There were nine of us living in my first flat in Paris. It was grand on the outside, with a trompe l’oeil and marble staircase in the entrance hall, but grimy and dark inside. Only three of my flatmates had full-time jobs, and they all smoked. All the lights in the hall were broken.I moved there from London nearly four years ago, during the gloomiest days of François Hollande’s presidency, long before the youthful reformer Emmanuel Macron took power this year. Economic growth at the time was weak, unemployment double that of the UK today, and polls showed two-thirds of French people thought the nation was in “decline”.
My flatmates, who I found online, were all 25- to 35-year-olds from the provinces who had come to Paris to find work and, passing their days in our tiny kitchen, were victims of this faded France. Within rigid labour markets many struggled to find jobs, or the right jobs, and were frustrated and angry.They protested in the street, talked incessantly about politics and were always discussing what was to blame for France’s seeming stagnation. Being French, and young, it was never a question of tweaking tax rates — but creating a new world order.“It’s neoliberalism that is ruining us,” said one, lighting his cigarettes from the filaments of our toaster (they all smoked but no one ever had a lighter). “Yes, you are right,” said another. “It’s time for a revolution.”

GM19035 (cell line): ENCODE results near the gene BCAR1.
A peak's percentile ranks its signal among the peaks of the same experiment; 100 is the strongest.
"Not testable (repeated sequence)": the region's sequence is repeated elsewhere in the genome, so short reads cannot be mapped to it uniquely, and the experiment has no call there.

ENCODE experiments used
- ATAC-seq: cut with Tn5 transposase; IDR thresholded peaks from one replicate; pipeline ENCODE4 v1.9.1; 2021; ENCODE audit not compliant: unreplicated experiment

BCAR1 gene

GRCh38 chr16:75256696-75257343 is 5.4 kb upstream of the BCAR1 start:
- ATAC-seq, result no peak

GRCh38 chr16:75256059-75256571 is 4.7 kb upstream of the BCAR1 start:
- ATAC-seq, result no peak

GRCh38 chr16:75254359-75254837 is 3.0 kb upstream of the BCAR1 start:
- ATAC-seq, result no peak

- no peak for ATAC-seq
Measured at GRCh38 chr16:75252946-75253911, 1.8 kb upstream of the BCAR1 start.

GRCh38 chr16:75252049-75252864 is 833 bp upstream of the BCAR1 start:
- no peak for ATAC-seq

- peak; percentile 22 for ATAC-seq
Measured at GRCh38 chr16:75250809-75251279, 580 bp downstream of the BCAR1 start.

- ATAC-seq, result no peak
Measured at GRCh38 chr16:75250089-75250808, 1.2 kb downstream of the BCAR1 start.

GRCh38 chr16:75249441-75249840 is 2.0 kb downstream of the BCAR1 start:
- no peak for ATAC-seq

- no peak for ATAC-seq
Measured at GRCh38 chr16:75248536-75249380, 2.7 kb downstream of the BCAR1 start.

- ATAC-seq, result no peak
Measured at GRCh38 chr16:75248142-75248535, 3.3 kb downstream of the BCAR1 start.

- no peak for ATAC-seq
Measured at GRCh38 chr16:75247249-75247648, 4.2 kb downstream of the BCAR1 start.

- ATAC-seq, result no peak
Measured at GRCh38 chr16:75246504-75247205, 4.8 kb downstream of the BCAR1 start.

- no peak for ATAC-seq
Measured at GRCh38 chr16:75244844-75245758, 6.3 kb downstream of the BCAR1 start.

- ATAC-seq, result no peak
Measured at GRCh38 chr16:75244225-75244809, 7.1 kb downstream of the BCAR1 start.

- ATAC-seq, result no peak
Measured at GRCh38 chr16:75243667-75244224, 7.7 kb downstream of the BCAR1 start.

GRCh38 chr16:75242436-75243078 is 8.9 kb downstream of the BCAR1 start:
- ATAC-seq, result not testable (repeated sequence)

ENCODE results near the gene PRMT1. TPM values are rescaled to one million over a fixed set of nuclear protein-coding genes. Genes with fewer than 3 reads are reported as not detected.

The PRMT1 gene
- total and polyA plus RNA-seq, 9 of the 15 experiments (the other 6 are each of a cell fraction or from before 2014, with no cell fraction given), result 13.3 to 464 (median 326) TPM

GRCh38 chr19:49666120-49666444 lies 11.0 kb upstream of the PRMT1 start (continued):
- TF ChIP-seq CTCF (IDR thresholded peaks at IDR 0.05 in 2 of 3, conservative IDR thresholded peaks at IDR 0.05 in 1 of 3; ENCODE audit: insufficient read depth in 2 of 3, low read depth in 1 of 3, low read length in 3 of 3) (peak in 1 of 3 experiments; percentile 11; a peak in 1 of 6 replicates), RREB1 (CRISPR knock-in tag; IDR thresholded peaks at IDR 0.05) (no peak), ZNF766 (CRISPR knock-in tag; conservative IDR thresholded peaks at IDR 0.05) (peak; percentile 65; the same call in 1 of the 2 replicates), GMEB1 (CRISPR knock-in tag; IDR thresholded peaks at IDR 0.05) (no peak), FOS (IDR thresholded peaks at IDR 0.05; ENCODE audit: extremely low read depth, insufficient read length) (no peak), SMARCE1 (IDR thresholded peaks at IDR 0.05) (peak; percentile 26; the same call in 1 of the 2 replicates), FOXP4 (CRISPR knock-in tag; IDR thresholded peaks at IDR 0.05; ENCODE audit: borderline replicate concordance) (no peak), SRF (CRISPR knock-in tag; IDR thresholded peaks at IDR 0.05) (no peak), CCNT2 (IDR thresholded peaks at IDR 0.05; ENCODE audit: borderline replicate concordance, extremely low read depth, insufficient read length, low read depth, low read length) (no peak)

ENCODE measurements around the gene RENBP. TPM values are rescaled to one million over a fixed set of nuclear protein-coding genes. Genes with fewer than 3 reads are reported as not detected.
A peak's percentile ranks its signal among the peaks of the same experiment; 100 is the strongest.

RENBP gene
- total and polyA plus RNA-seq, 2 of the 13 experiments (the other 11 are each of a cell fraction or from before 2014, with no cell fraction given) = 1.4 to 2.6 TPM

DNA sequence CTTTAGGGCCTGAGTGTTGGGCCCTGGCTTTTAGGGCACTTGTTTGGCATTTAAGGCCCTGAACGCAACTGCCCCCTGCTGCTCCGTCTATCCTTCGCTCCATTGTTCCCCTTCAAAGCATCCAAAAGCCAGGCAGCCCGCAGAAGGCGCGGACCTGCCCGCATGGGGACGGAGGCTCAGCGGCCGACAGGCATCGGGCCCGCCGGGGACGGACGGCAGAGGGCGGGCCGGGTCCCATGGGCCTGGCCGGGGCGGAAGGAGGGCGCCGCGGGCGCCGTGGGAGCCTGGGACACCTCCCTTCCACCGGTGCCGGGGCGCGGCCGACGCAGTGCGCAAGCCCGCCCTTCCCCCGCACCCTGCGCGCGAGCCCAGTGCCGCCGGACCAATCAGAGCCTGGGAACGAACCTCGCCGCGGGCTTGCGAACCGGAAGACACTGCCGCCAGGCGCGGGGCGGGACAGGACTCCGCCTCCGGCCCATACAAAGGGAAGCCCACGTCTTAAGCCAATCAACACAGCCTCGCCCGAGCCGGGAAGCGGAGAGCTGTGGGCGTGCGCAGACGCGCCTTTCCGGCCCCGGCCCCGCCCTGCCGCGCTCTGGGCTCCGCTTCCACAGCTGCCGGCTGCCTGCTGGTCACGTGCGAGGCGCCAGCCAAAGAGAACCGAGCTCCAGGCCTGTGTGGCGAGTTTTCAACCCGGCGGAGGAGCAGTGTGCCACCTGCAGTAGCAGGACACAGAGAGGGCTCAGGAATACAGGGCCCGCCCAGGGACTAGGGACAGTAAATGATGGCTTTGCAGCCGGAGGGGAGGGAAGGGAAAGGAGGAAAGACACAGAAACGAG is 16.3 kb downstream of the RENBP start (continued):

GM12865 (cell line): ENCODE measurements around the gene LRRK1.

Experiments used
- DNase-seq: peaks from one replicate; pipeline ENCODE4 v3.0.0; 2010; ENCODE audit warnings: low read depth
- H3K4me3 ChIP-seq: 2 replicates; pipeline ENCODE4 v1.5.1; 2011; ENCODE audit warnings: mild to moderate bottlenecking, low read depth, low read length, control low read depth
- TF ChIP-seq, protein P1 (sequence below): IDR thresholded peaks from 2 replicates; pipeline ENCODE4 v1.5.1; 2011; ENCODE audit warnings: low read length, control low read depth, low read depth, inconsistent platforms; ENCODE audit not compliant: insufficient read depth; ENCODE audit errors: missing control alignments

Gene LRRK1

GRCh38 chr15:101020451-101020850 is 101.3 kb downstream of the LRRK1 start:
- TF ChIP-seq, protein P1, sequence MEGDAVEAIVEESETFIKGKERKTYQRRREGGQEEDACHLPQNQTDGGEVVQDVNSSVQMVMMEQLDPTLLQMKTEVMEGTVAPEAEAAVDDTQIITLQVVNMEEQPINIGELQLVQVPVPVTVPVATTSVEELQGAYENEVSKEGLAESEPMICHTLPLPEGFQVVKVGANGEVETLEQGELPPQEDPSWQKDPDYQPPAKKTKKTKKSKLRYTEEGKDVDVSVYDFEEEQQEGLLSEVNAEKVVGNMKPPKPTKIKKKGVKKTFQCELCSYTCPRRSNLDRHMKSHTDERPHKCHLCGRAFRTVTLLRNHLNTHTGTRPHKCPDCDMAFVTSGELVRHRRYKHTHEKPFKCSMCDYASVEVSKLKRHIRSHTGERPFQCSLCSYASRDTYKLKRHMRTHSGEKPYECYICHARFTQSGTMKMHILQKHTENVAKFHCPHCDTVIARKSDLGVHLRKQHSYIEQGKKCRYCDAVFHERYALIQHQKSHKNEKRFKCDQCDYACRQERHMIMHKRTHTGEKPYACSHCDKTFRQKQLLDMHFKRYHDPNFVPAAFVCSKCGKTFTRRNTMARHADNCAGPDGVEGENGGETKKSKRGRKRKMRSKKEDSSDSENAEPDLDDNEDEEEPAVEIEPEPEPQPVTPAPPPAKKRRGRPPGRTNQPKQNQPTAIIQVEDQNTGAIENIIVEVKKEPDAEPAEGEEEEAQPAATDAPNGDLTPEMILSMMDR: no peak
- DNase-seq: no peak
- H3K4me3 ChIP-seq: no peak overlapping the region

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Full Story: Paris offers FT journalist la vie in prose